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The Effect of Platelet-Rich Fibrin Matrix at the Time of Gluteus Medius Repair: A Case-Control Study

      Introduction

      The purpose of this study was to evaluate the effect of Platelet-Rich Fibrin Matrix (PRFM) on outcomes after surgical repair of gluteus medius tendons.

      Methods

      This is a retrospective review of prospectively-collected data comparing a single surgeon's case patients who underwent gluteus medius repair with PRFM to control patients without PRFM. Preoperative characteristics (gender, age, laterality, surgical history, duration and mechanism of symptoms, gait/limp, presence of femoroacetabular impingement, tear grade/size, presence of atrophy, and PROs), intraoperative characteristics (surgical approach, repair technique, concomitant surgery), and postoperative outcomes at a minimum 2-years (retear, PROs) were recorded. A multivariate analysis of variance (MANOVA) was used to test for differences in continuous demographic variables and postoperative-only scores between cohorts, chi-squared-tests for categorical variables, and a repeated measures-ANOVA was performed to test for the effects of PRFM. We also assessed for inter-observer variation for grading adductor tendon tears.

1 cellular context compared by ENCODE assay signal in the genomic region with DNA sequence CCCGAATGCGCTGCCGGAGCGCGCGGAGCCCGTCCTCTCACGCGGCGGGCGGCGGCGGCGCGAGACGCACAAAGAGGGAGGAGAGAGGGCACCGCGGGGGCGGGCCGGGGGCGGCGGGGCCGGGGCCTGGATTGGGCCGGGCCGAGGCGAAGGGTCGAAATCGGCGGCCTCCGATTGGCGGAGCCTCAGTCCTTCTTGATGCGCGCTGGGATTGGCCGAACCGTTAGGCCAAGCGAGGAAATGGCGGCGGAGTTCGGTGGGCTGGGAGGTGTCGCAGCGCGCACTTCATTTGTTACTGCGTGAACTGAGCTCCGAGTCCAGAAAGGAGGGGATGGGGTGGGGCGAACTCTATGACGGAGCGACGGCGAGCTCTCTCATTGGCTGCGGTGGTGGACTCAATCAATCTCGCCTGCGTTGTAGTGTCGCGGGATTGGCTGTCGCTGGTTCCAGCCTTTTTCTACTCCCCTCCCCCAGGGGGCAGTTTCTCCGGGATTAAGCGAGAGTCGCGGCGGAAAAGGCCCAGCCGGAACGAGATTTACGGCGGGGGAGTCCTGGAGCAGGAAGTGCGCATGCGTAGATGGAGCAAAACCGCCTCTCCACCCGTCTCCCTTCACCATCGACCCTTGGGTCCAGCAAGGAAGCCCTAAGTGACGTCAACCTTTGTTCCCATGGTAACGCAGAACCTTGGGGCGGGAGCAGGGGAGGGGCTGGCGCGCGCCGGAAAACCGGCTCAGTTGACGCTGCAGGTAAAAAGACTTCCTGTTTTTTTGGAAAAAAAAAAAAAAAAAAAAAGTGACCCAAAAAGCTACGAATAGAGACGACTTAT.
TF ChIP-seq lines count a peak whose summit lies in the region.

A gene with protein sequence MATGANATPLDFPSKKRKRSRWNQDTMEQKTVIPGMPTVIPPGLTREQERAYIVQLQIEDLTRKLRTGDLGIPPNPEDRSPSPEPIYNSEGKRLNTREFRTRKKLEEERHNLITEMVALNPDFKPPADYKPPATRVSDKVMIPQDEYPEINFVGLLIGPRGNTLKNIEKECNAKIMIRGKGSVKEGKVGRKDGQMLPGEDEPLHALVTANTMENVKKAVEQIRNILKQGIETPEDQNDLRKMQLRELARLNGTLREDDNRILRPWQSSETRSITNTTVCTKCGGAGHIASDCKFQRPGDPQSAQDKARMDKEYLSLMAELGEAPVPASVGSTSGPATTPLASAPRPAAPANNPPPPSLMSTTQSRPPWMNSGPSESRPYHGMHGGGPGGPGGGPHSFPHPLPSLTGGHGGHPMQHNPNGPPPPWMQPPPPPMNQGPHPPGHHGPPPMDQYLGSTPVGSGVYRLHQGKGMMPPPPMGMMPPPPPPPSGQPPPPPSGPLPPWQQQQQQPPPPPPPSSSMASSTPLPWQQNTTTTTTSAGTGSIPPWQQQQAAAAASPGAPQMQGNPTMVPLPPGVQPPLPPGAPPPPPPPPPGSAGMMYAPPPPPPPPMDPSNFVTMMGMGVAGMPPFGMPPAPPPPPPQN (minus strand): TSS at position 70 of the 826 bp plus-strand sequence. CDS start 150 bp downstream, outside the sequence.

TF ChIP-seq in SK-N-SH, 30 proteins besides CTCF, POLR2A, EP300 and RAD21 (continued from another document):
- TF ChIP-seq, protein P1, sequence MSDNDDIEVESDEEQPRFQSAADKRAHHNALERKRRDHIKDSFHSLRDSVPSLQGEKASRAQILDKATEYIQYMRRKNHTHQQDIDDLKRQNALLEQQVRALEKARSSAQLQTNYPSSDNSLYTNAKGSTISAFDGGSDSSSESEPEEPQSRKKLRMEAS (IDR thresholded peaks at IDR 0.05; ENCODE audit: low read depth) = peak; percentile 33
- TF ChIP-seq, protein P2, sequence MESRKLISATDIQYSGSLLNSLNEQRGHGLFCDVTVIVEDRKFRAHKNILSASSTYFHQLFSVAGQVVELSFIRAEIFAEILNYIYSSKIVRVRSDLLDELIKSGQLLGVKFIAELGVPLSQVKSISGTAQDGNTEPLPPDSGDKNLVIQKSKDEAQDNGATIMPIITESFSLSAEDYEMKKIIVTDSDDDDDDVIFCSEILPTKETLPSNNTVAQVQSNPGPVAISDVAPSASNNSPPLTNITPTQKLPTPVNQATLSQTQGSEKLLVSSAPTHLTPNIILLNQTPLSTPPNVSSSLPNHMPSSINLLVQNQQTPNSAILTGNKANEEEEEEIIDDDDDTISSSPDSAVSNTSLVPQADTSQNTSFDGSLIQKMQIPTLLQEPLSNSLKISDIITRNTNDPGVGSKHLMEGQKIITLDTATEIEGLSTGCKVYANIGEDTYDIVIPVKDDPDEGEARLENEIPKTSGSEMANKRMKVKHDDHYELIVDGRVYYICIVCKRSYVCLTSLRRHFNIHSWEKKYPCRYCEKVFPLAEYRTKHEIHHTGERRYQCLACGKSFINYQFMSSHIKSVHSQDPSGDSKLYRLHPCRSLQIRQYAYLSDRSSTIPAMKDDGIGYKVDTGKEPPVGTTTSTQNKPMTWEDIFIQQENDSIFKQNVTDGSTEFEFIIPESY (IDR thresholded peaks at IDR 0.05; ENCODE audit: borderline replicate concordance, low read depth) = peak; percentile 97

Results

      In total, the gluteus medius repair without PRFM [(-)PRFM] cohort included 29 patients (25F/4M; 15R/4L) with a mean age of 63.09±12.0 years. The gluteus medius repair with PRFM [(+)PRFM] cohort included 18 patients (16 female, 2 male; 6 right, 12 left) with a mean age of 60.26±8.8 years. There were no differences in patient preoperative variables or intraoperative characteristics. While there was a significant effect of surgical intervention on VAS-Pain, HOS-ADL, HOS-SS, and mHHS, the utilization of PRFM had no significant effect on outcome. Linear models showed a significant positive effect of PRFM only on postoperative SF-12 Physical and IHOT-12 scores.

      Conclusion

      PRFM augmentation does not appear to have an effect on gluteus medius tendon repair in terms of pain or retear, but may have a role in improving subjective outcomes of overall and hip-specific physical functioning. Future longer-term evaluations with prospective, randomized protocols are necessary to further delineate any significant efficacy with PRFM use in this setting.